by Ian Leifer, Flaviano Morone, Saulo D. S. Reis, José S. Andrade Jr., Mariano Sigman, Hernán A. Makse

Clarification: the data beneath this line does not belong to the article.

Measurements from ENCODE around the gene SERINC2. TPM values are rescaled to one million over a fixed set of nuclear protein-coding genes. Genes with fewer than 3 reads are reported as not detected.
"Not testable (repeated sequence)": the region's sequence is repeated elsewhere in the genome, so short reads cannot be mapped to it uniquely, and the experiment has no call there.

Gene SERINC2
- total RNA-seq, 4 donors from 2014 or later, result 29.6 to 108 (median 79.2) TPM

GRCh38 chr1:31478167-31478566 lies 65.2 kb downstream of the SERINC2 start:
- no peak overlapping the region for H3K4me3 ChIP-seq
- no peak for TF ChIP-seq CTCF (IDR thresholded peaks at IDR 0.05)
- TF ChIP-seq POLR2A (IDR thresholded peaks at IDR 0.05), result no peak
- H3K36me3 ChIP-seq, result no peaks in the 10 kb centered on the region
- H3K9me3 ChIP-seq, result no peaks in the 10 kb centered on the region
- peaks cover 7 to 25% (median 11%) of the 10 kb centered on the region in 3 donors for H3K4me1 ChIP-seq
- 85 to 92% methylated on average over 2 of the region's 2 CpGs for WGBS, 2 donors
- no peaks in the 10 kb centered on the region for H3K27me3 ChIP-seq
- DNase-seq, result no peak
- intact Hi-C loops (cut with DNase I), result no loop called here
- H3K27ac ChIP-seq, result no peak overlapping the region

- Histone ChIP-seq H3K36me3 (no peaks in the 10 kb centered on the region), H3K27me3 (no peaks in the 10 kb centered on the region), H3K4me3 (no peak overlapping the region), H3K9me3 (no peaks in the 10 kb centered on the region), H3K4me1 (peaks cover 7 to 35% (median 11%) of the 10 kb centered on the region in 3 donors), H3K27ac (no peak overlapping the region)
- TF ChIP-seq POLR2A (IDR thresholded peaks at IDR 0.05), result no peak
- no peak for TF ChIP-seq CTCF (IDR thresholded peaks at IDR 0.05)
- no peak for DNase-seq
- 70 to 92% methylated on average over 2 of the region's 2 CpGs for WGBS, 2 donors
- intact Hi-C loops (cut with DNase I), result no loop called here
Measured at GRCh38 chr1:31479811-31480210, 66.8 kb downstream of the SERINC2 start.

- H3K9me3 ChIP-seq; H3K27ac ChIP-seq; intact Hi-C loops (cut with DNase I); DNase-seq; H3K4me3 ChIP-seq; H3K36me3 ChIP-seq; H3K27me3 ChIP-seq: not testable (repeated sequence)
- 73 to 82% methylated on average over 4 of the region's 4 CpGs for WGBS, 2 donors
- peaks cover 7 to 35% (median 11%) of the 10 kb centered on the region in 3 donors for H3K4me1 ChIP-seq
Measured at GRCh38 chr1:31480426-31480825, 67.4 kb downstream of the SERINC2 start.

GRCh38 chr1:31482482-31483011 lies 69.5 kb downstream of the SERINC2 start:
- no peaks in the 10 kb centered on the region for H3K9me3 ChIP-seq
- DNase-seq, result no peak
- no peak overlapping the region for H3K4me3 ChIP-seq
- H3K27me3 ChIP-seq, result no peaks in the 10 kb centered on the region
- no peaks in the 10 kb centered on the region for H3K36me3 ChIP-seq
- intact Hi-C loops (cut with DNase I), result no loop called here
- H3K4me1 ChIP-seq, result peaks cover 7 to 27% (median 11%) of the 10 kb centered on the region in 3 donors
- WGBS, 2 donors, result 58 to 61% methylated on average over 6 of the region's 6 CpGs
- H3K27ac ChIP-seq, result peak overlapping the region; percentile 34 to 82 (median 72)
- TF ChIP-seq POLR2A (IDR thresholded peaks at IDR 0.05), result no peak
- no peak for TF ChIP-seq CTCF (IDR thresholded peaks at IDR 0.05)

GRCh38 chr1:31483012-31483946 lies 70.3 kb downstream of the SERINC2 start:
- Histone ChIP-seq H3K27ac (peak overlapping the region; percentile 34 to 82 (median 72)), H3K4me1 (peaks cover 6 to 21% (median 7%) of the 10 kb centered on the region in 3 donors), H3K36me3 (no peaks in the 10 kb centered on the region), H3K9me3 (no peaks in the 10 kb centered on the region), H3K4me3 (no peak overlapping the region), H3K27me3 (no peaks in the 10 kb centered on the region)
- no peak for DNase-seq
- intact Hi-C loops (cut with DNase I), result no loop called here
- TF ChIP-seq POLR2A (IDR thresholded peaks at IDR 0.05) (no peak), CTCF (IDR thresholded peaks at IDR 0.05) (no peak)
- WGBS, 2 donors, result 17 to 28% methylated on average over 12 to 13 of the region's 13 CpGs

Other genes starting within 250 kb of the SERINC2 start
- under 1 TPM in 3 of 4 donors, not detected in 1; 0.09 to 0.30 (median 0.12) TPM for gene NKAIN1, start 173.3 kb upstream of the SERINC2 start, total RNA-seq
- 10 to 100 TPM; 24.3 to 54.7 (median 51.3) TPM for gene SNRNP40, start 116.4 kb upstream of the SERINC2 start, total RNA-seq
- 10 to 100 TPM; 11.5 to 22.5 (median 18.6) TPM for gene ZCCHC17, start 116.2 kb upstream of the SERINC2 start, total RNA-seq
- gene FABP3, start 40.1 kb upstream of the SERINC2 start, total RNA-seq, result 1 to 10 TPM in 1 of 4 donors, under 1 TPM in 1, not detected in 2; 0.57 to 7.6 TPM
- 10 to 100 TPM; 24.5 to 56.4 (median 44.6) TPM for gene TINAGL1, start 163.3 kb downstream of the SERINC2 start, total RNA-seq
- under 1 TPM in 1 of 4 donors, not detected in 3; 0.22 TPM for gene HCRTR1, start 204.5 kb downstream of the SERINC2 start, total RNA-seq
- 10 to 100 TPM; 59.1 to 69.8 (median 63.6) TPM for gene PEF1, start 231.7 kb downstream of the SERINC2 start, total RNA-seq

We show that logic computational circuits in gene regulatory networks arise from a fibration symmetry breaking in the network structure. From this idea we implement a constructive procedure that reveals a hierarchy of genetic circuits, ubiquitous across species, that are surprising analogues to the emblematic circuits of solid-state electronics: starting from the transistor and progressing to ring oscillators, current-mirror circuits to toggle switches and flip-flops. These canonical variants serve fundamental operations of synchronization and clocks (in their symmetric states) and memory storage (in their broken symmetry states). These conclusions introduce a theoretically principled strategy to search for computational building blocks in biological networks, and present a systematic route to design synthetic biological circuits.